(Confused yet? It might not be terribly clear, per this is stream-of-thought writing. I'll try to take a picture this evening and add it to the blog for clarification.)

Ok; I've added the picture here. You can see the very top of the board is notched to go around the wall on either side.

The only other issue to deal with is the attachment of the board to the top of the wall. The current board is nailed in place with four finish nails and a swipe of putty in the holes. I don't think that will work for me.

So I was thinking of doing something rather interesting, like attaching the board with screws, but plugging the screw holes with pillowed square ebony plugs. Yeah, I'm a big fan of Greene & Greene...

(This design addition would allow me to carry the G&G style into a new cover for the doorbell box located in that same room, again with mahogany and ebony.)

I suppose I'd stick with my standard finish, which is just General's Seal-A-Cell base coat followed by three or four coats of Arm-R-Seal (semi gloss), rubbed out between coats with steel wool.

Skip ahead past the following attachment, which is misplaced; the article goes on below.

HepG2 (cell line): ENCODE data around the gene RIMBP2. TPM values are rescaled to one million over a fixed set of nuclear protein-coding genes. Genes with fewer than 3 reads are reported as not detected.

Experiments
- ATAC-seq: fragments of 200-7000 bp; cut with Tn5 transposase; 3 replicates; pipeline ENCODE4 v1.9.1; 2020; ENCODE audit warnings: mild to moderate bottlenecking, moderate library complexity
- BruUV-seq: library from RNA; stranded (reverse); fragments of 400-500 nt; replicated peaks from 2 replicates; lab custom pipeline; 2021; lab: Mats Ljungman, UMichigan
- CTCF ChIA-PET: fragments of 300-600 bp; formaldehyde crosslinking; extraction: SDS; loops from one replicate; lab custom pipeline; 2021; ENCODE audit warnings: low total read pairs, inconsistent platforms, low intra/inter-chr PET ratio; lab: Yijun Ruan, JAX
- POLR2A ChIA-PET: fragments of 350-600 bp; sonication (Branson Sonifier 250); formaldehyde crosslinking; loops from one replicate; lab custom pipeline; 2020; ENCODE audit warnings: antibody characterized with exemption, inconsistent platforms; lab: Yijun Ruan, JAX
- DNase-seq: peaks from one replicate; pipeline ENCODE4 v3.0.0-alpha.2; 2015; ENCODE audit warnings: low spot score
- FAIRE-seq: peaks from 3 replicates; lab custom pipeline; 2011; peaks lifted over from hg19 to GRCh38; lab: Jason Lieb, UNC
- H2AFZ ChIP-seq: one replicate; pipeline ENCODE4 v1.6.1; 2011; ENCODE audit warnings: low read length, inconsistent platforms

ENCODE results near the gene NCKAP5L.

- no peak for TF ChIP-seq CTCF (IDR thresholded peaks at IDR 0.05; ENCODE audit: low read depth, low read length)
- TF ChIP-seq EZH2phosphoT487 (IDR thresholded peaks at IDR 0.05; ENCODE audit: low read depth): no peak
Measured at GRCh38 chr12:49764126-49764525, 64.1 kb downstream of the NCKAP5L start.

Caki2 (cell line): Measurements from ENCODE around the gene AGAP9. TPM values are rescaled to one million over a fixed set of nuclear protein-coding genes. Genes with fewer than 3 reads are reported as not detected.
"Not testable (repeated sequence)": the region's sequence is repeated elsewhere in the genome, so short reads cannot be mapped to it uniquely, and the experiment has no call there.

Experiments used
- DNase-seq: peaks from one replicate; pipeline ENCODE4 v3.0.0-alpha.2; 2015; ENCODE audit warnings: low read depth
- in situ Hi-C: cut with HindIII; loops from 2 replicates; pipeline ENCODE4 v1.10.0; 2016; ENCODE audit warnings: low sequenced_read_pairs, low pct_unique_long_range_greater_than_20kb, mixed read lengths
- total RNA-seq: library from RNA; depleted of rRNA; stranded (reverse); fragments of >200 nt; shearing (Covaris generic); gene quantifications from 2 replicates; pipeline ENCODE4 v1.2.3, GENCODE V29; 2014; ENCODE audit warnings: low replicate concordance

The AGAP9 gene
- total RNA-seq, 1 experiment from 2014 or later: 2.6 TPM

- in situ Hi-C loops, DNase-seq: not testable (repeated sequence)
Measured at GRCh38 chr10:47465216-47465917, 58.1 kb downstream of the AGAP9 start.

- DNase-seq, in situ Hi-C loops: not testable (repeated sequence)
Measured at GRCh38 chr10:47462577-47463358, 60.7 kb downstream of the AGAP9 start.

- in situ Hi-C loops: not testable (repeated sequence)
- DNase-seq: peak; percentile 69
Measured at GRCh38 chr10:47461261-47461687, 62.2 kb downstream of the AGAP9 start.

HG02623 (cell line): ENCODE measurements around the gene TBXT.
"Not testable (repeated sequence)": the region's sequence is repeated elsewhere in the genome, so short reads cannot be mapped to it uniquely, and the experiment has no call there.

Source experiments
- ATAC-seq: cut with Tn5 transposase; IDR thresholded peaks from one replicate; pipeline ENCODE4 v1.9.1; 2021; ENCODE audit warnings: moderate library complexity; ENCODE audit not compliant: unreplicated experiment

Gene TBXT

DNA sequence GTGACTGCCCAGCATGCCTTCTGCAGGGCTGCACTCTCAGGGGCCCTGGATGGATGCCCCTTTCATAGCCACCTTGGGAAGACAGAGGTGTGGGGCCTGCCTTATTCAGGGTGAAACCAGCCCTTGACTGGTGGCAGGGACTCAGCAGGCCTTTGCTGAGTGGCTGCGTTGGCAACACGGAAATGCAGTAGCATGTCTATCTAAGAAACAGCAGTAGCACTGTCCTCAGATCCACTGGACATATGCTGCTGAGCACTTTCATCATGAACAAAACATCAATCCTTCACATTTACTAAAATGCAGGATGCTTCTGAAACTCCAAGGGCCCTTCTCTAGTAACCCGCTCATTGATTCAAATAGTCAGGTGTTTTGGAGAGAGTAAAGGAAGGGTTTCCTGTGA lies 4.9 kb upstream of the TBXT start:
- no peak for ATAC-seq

Ahhh... it is good to write again. I can feel the anxiety rolling off my shoulders. Sorry for the slight blogger break. I'll try to do a better job of keeping up with it in the future.

Tonight is the Saint Louis Woodworker's Guild meeting, so I don't think I'll make any progress with the project until the weekend. I'll try to find out if our little coup is going according to plan. If so, then I'll have another writing project to keep up with, as I'll most likely be the new editor of the guild's newsletter.


Kari Hultman said...

I know another bird you should have noticed in your sightings---a lucky duck! (you)
Congratulations on the soon-to-be-purchased Veritas plow plane. ; )

...and happy birthday!

Ethan said...

Don't tell anyone this, VC, but... my nick-name when I was a little kid was "Pucky Duck".

Apparently I couldn't say "puppy dog" very well...

Kari Hultman said...

Would a blog post on "Pucky Duck" constitute telling?

Ethan said...

On your own site, it might. I imagine your number of daily hits is a bit higher than mine.

Here, on my blog, only you and maybe one or two others would be privy to such embarrassing details as a nick-name I had when I was three.

Kari Hultman said...

Looking good, Ethan! The G&G ebony plugs sound like a nice touch. It's the little things that really make a piece stand out. Go for it! : )